The former head of the Bank of Moscow, Andrei Borodin, could be set to lose a major share of his fortune after Swiss authorities named the bank as an injured party in a money-laundering case filed against him.
The bank may now try to sue Borodin in an attempt to reclaim billions of rubles that were allegedly misappropriated during his time in charge, Kommersant reported.
Mr Borodino's lawyers had earlier tried to appeal against the decision, citing the close ties between the Bank of Moscow and the Russian government. Under Swiss law, states cannot be party to legal proceedings against individuals.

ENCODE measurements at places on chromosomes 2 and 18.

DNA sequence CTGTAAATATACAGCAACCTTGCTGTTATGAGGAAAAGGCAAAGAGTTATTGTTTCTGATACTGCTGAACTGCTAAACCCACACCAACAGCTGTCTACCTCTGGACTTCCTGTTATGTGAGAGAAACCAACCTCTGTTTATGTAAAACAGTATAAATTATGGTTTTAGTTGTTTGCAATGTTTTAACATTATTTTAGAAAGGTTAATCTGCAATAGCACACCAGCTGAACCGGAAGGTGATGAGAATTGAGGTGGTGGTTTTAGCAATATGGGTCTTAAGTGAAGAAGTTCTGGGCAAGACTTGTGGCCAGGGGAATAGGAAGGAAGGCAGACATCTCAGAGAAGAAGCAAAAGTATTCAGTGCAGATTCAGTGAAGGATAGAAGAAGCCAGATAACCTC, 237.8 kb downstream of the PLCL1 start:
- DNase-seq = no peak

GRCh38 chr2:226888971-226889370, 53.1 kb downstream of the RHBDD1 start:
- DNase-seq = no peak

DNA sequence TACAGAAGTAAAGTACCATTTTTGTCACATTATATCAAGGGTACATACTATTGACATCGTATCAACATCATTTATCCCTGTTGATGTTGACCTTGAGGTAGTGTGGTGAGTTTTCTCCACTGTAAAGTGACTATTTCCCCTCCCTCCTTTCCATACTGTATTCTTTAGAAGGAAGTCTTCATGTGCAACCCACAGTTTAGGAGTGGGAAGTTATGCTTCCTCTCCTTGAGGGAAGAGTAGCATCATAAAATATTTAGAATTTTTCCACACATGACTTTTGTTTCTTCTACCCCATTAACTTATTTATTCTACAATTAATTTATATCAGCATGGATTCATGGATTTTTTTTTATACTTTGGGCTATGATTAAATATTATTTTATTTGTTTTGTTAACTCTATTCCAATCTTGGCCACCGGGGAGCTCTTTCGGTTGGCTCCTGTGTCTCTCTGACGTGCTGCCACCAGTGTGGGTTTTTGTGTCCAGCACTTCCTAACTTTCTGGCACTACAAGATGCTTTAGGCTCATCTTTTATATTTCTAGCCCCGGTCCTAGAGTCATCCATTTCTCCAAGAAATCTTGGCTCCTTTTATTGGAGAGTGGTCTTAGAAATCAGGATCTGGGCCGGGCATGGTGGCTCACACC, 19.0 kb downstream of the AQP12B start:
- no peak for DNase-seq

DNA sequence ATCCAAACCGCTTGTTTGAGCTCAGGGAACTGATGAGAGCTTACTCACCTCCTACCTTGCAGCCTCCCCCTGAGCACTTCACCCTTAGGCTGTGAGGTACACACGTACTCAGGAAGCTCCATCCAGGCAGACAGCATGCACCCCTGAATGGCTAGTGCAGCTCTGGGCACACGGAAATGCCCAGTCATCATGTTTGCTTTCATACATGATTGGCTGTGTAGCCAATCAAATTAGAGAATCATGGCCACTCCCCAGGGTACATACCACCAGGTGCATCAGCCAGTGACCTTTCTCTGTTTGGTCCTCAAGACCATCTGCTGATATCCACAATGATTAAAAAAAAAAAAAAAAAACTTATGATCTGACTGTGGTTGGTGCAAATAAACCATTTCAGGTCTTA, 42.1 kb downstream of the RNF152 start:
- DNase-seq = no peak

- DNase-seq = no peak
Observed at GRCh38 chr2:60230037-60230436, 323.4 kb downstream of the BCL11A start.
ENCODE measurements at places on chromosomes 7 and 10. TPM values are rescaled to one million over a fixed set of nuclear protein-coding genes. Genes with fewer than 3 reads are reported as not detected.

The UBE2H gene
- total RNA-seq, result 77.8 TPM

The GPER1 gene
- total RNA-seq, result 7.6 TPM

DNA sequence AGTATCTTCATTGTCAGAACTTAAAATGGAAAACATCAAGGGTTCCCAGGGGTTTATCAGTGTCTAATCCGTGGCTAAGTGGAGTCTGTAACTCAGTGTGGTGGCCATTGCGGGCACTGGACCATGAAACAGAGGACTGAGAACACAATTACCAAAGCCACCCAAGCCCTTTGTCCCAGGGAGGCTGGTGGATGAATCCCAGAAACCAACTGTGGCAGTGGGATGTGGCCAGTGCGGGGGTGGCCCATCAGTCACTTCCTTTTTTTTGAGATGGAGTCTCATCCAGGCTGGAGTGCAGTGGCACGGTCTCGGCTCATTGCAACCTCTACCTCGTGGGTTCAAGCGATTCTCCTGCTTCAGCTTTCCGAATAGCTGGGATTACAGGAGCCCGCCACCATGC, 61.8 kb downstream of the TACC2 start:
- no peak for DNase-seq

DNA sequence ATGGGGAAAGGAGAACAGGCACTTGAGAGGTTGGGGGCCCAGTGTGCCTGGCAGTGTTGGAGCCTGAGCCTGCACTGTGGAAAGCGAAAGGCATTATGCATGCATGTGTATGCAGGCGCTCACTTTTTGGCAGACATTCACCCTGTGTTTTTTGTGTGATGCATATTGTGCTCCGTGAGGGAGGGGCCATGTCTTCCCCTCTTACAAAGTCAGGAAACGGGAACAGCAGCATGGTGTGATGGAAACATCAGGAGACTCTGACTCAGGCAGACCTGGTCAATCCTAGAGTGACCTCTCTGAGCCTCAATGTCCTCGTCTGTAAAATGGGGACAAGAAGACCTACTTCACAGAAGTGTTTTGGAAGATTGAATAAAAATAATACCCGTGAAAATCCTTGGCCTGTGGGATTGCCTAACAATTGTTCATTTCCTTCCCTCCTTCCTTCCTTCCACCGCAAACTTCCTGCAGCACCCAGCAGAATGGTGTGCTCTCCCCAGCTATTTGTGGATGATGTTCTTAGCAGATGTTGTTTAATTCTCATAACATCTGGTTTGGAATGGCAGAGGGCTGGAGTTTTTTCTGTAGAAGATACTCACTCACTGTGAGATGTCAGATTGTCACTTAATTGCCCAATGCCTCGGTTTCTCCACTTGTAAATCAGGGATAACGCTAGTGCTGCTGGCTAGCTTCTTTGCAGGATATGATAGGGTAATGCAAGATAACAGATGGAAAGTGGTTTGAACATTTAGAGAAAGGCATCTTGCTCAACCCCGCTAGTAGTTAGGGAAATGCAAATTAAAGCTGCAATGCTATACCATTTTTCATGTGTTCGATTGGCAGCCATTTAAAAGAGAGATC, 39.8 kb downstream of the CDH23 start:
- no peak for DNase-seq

The appeal was thrown out by the Swiss Federal Criminal Court on May 15.
The case, which was opened in October 2011, has centered on the alleged embezzlement of more than 430 million Swiss francs ($447 million) by Borodin and his associates. Authorities in Switzerland have so far managed to locate and freeze 354 million francs.
Yet, while the recent ruling could see the Bank of Moscow file for damages, the likelihood of the bank recovering the full amount may be small.
Citing the case of Mikhail Khodorkovsky, Borodin's former lawyer Vladimir Krasnov said legal proceedings in Switzerland tend to last several years and do not always end favorably for Russian plaintiffs.